China may require internet users to register with their real names when signing up to network providers, state media said today, extending a policy already in force with microblogs in a bid to curb what officials call rumours and vulgarity.
A law being discussed this week would mean people would have to present their government-issued identity cards when signing contracts for fixed line and mobile internet access, state-run newspapers said.
“The law should escort the development of the internet to protect people’s interest,” Communist Party mouthpiece the People’s Daily said in a front page commentary, echoing similar calls carried in state media over the past week.
“Only that way can our internet be healthier, more cultured and safer.”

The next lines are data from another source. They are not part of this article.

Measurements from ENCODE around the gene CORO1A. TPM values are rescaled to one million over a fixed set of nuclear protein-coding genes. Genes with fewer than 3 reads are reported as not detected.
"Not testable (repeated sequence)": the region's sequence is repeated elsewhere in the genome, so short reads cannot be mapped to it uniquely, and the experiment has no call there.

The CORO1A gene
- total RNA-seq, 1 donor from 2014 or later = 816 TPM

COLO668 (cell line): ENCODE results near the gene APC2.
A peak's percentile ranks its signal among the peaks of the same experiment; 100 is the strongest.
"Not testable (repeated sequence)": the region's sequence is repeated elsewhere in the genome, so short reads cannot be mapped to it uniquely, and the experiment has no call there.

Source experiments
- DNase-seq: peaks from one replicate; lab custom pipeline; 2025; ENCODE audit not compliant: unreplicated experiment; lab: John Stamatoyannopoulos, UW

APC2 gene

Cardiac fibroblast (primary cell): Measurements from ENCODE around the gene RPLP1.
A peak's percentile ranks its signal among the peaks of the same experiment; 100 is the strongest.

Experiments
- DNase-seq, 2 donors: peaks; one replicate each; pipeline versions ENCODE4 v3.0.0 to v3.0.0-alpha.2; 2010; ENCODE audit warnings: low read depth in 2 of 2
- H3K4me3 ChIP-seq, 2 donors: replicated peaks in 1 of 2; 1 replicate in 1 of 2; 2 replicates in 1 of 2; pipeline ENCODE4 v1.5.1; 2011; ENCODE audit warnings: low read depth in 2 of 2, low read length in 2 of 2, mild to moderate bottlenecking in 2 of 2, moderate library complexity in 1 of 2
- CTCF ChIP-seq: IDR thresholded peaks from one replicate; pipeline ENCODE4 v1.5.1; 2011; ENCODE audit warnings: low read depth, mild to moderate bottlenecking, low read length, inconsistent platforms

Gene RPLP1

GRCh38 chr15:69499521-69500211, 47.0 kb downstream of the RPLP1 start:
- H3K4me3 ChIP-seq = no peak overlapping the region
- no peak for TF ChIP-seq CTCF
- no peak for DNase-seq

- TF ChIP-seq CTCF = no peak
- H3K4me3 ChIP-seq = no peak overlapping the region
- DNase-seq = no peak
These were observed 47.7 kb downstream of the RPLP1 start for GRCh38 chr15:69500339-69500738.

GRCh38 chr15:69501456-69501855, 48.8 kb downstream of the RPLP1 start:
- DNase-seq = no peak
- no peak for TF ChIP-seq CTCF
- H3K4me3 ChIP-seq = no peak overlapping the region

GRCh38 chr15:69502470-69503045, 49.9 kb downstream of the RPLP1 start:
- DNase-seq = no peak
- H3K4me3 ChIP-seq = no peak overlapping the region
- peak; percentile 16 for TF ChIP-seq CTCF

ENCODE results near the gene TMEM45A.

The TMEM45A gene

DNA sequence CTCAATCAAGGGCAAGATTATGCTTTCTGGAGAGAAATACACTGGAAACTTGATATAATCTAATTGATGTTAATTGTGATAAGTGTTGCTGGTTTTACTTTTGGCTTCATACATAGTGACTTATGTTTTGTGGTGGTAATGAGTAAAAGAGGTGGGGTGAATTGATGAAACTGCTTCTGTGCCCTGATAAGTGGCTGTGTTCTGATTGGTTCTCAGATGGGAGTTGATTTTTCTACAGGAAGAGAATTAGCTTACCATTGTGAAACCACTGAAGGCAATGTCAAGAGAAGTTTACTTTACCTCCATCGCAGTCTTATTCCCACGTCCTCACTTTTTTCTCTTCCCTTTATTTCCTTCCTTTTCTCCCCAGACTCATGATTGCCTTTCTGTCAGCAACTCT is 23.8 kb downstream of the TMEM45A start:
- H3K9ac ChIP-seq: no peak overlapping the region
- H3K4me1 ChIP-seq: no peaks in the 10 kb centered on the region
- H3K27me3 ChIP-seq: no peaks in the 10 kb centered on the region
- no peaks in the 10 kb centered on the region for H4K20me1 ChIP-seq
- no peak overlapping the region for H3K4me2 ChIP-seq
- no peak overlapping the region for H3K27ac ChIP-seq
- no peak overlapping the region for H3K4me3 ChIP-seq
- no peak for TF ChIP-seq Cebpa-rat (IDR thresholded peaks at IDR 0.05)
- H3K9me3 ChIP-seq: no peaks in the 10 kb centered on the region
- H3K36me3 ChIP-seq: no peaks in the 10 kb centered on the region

Many users say the restrictions are clearly aimed at further muzzling the often scathing, raucous - and perhaps most significantly, anonymous — online chatter in a country where the Internet offers a rare opportunity for open debate.
It could also prevent people from exposing corruption online if they fear retribution from officials, said some users.
It was unclear how the rules would be different from existing regulations as state media has provided only vague details and in practice customers have long had to present identity papers when signing contracts with internet providers.